Study Finds Cannabis Might Not Lower Sperm Count After All

Grant Boone
February 7, 2019

A bunch of scientists gathered sperm counts from 662 men who visited a fertility clinic with their significant other and they were shocked to find that participants who took marijuana at some point in their life have higher sperm count than others.

The findings are "not consistent" with previous research, which has suggested that marijuana has a harmful effect on men's testicular function, the researchers said. The research is published in the journal Human Reproduction.

Lead researcher Dr Jorge Chavarro, from the Harvard TH Chan School of Public Health in Boston, said: 'These unexpected findings highlight how little we know about the reproductive health effects of marijuana, and in fact of the health effects of marijuana in general. Many people assume this means the drug is totally safe to use, but scientists are still working out exactly what it does to our bodies. For example, in 2015, researchers from Denmark found that men who smoked marijuana a couple of times per week had sperm counts that were almost 30 percent lower than those who didn't smoke marijuana, or those who used the drug less frequently.

Out of those who reported to have been using bhang, only 5% had sperm counts below 15 million/ml, the threshold for normal levels as per the World Health Organisation.

However, some researchers say that men with naturally higher testosterone levels are more likely to engage in risk-taking behaviours - meaning they are more likely to have tried cannabis.

Fifty-five percent of the men said they had smoked marijuana at some point, with 44 percent doing so in the past and 11 percent being current users. However, the new study showed that men who smoked weed had an average sperm concentration of 62.7 million sperm per millilitre (million/mL). That's a lot. It's also possible that, as some research has suggested, heavy or early cannabis use is really what can harm sperm, while the occasional puff as an adult might provide a boost to fertility.

Nevertheless, the study authors quickly noted that smoking cannabis may not mean that one's chances of becoming a father increases.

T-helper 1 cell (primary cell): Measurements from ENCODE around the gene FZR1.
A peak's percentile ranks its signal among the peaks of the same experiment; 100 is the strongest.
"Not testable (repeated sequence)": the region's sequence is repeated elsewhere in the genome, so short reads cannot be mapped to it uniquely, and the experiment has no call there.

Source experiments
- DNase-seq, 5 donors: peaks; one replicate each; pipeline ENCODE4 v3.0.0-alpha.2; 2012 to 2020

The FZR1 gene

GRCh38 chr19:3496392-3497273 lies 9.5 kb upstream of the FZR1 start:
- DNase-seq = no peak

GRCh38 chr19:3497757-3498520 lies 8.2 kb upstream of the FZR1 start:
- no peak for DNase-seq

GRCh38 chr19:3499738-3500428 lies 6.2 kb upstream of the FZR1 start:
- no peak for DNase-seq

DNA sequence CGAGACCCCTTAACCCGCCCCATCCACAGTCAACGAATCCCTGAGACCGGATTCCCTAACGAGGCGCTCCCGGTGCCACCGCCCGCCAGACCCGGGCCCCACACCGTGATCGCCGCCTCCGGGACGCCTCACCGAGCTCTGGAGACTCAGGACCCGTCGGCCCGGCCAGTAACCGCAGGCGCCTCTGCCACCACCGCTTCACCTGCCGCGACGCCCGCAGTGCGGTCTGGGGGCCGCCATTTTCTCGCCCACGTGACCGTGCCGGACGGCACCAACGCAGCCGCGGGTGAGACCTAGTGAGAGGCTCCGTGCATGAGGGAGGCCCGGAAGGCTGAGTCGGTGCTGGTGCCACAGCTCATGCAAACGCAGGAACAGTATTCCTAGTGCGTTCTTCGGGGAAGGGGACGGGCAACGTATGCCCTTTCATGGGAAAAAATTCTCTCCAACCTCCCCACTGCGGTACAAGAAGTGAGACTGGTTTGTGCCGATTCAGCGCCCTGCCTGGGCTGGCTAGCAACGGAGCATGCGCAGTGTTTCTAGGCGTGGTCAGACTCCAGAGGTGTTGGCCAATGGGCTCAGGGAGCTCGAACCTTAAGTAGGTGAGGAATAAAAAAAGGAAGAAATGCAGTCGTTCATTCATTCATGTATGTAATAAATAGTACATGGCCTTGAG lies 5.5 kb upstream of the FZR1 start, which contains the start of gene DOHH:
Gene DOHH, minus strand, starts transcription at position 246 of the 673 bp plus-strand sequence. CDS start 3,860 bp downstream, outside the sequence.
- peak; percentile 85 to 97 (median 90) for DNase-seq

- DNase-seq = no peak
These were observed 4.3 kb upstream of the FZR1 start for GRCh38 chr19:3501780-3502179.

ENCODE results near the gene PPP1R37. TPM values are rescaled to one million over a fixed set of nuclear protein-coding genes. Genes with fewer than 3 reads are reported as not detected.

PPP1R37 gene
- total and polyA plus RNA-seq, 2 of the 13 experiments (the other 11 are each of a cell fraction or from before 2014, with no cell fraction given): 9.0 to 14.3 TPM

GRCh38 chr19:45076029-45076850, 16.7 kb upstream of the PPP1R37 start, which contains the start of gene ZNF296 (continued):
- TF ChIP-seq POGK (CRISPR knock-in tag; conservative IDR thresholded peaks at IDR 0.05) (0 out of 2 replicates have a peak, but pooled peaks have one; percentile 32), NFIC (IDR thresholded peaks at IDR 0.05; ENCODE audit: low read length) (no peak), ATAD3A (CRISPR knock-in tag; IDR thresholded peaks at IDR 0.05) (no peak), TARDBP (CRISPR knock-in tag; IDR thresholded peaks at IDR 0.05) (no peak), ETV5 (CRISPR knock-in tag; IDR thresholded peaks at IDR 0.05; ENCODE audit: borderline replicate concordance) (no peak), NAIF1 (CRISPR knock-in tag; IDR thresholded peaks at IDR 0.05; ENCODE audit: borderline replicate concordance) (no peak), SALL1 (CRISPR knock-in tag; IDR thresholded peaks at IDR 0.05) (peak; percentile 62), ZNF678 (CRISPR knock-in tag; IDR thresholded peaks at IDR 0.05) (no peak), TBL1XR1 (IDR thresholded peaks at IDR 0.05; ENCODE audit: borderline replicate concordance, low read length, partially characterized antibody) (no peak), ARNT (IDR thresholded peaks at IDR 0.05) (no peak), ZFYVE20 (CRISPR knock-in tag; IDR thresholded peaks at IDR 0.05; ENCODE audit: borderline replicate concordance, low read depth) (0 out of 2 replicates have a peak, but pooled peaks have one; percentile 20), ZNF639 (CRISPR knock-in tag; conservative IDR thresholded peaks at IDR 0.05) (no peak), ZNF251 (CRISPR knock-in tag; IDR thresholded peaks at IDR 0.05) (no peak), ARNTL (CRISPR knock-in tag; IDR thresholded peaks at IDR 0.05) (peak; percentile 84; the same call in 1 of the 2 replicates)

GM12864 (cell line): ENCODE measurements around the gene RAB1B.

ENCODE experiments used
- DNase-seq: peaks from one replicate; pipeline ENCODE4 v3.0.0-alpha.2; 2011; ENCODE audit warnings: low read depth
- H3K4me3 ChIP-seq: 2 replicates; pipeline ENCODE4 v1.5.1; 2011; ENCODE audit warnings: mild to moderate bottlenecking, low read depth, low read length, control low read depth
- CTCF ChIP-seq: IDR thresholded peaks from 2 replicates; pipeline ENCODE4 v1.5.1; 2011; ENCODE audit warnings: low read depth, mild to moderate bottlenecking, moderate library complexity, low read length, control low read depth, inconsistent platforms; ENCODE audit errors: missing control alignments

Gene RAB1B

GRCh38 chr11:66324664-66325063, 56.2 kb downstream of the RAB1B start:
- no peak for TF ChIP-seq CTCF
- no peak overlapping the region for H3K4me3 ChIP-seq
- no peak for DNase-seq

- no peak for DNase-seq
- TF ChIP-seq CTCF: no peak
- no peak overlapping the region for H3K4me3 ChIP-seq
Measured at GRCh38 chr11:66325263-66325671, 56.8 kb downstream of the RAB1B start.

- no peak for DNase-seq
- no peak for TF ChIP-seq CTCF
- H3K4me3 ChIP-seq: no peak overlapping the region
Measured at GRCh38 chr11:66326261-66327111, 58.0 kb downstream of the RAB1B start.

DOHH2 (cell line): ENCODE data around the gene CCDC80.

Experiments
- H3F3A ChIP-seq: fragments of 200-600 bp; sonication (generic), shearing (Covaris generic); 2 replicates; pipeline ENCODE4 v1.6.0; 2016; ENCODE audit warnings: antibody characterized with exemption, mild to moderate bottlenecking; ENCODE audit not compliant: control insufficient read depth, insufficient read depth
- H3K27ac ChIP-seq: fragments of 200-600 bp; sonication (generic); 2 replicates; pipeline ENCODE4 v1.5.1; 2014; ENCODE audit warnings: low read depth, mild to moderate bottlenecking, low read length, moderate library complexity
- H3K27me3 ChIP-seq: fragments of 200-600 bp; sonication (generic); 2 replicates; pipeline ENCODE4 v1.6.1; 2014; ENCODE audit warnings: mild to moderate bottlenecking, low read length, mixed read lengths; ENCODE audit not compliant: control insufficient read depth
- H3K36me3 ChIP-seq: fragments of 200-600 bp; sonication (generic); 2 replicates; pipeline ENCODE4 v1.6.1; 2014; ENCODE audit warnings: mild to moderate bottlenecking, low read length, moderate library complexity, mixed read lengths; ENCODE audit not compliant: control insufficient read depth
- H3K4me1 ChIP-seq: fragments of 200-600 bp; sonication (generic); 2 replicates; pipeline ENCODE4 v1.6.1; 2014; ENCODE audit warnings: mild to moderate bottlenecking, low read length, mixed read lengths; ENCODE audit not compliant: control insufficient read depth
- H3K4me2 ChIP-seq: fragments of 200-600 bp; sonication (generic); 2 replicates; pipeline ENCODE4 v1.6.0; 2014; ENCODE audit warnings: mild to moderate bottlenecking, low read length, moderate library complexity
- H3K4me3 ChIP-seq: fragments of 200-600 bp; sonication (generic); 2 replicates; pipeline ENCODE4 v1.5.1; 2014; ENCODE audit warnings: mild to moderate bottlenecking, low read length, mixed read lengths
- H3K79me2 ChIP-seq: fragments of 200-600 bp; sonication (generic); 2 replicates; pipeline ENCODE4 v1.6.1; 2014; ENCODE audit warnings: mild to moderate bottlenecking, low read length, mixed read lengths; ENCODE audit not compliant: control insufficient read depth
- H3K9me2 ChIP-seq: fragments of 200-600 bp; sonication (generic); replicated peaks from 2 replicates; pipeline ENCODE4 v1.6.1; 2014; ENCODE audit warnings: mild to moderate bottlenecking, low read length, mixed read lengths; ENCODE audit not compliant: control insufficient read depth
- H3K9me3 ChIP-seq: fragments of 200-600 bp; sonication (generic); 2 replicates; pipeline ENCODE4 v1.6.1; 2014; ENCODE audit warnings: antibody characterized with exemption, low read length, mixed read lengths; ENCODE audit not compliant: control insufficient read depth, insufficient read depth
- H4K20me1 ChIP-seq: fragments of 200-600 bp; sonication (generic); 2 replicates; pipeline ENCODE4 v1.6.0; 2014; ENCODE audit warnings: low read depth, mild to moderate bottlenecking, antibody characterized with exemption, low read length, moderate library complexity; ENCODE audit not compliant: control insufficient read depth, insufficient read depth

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Prior work has identified many sex differences in the brain, including during brain aging and in neurodegenerative diseases. The study was recently posted in the journal Proceedings of the National Academy of Sciences of the United States.

"Our results need to be interpreted with caution and they highlight the need to further study the health effects of marijuana use".

Researchers analysed health surveys from men who sought fertility treatment at the Massachusetts General Hospital Fertility Center between 2000 and 2017.

For now, there's just not enough evidence to make any conclusions about the use of marijuana on male sperm.

In addition, it takes about three months for men to undergo a full cycle of sperm production to produce mature sperm.

And yet, the study still found that men who said they used marijuana at least a year ago had higher sperm counts than men who used it more recently. Vij said she wondered if "there's something that goes along with marijuana use" that's tied to better sperm production.

One widely circulated 2014 study involving almost 2,000 British men - the world's largest study to explore how common lifestyle factors influence sperm morphology (the size and shape of sperm) - found that males under 30 with less than four-per-cent normal sperm were almost twice as likely to have used cannabis in the previous three months.

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